She did the same before the election to wish them well. And she regularly sends handwritten notes to her members.
This much is clear, as always: No one will outwork Pelosi.
“I see a very good opportunity for us to win the majority,” Pelosi insisted. “Much of this will be pivoted off what the Trump administration will be doing. … We have to make sure people know what this means for their lives.”
Other Democrats have come out strongly for Pelosi. During a stop in Lima, Peru on Sunday, President Barack Obama said Pelosi “combines strong progressive values with just extraordinary political skill, and she does stuff that’s tough, not just stuff that’s easy.”
“There’s no harder worker, no smarter person, no person that knows how to plan better than Nancy Pelosi,” Rep. Gregory Meeks (D-N.Y.) said on CNN Monday. “She has been fantastic in that regard.”
In addition, Pelosi and other top House Democrats have noted that Hillary Clinton, as the party’s presidential nominee, was responsible for pushing the Democratic message during the election, and that down-ballot lawmakers were forced to respond to that. In their view, it’s unfair to blame House Democratic leaders for falling short on that front.
“A lot of it was beyond our control,” Pelosi has said of the election results.
In an interview, Ryan downplayed Pelosi’s claim to have locked up “two-thirds” of the caucus. He believes that as much as half of the Democratic Caucus is up for grabs, and he has made the claim in repeated TV and print interviews that Democrats must change their message – and their messenger – if they’re going to win back voters in suburban and rural districts, especially white working-class voters.
“We’re offering people an alternative to what’s going on now, to the status quo,” said the 43-year-old lawmaker from the depressed Rust Belt city of Youngstown, Ohio. “We’re not twisting any arms, we’re not making people feel bad. We’re just saying it’s ‘gut check time’ for the Democratic Caucus.”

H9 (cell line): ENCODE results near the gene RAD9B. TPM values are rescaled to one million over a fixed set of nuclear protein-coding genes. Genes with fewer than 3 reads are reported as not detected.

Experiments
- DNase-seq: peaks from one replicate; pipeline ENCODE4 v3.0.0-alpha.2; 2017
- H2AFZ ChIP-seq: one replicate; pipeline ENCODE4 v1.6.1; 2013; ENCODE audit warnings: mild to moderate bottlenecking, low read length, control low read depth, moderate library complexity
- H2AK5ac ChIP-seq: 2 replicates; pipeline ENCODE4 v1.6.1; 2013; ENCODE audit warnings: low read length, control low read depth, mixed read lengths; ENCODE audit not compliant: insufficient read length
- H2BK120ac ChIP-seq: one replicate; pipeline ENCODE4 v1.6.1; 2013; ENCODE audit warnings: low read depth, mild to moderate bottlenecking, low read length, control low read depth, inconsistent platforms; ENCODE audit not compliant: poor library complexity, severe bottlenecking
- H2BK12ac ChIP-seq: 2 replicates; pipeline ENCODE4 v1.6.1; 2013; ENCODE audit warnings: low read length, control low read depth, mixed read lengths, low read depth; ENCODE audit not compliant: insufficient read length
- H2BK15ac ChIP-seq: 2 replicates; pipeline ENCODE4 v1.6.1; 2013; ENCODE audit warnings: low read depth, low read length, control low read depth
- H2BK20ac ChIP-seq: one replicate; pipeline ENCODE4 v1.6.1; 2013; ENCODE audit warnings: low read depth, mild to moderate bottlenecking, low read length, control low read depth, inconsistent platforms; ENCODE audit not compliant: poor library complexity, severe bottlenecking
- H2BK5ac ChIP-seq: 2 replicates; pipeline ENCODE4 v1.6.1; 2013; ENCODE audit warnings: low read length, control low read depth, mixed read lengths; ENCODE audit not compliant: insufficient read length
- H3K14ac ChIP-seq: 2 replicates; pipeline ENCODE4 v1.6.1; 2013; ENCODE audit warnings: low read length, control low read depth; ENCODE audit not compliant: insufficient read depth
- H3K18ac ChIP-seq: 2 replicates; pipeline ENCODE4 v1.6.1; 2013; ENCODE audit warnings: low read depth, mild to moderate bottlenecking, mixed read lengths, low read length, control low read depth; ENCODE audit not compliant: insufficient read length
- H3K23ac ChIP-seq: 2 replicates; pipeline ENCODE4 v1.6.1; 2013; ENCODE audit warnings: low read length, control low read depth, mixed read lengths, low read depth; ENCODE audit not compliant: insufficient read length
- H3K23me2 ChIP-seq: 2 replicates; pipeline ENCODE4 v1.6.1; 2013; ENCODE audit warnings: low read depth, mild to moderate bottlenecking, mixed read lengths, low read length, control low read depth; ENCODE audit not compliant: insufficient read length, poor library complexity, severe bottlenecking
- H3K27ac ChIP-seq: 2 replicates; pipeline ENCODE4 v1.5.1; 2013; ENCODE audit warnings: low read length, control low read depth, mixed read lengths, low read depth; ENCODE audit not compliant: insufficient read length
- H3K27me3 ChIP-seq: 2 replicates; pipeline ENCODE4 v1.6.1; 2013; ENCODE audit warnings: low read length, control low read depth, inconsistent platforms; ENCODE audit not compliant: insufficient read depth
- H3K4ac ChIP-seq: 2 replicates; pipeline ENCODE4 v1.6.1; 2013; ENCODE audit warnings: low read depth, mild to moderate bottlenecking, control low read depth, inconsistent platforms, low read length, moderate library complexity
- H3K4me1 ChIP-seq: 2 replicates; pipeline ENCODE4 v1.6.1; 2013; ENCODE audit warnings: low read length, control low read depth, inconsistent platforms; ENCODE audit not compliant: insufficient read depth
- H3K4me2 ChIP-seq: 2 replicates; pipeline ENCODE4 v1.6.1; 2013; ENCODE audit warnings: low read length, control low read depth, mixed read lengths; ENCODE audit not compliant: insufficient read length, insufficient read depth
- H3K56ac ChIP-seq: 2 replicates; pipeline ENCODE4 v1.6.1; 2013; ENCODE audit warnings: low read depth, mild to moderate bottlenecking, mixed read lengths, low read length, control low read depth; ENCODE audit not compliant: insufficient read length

“Republicans are running America’s government right now,” he added. “We need to figure out do we do what we’ve been doing, which got us in to this spot, or do we try something new? And so I am offering myself up to serve the caucus.”
Ryan said he’s personally reached out to most of the caucus, and plans to talk with the rest soon. He declined to disclose details of his whip operation, and it remains unclear how many votes he can realistically win.
Former Rep. Heath Shuler (D-N.C.) got 43 votes when he ran against Pelosi following the 2010 Democratic wipeout. If Ryan failed to win that many, it would be seen as an embarrassment.
More than 30 members – led by Rep. Seth Moulton (D-Mass.) – supported a delay in the leadership election. Ryan has worked this group for support, according to Democratic sources. Whether he can grow it beyond that core is the key question.
While carefully avoiding any personal attacks on Pelosi, Ryan is floating a variety of leadership changes, some of which Pelosi has adopted already. On Monday, he suggested making the DCCC chairmanship an elected position. Technically, it already is, but the reality is that Pelosi has proposed her choice, which is then ratified by the caucus.
So far, Ryan has only received public endorsements from two Democratic lawmakers, Reps. Kathleen Rice (N.Y.) and Ed Perlmutter (Colo.). While Ryan has only called for Pelosi to be removed, Perlmutter would go further, replacing the entire House Democratic leadership: Pelosi, Minority Whip Steny Hoyer (D-Md.) and Assistant Minority Leader Jim Clyburn (D-S.C.).
“It’s an uphill climb for Tim, there’s no question about it,” Perlmutter said. “But I do think there is a real sentiment in the caucus that change needs to happen… We need new leadership. Whether that translates into Tim’s election, I don’t know.”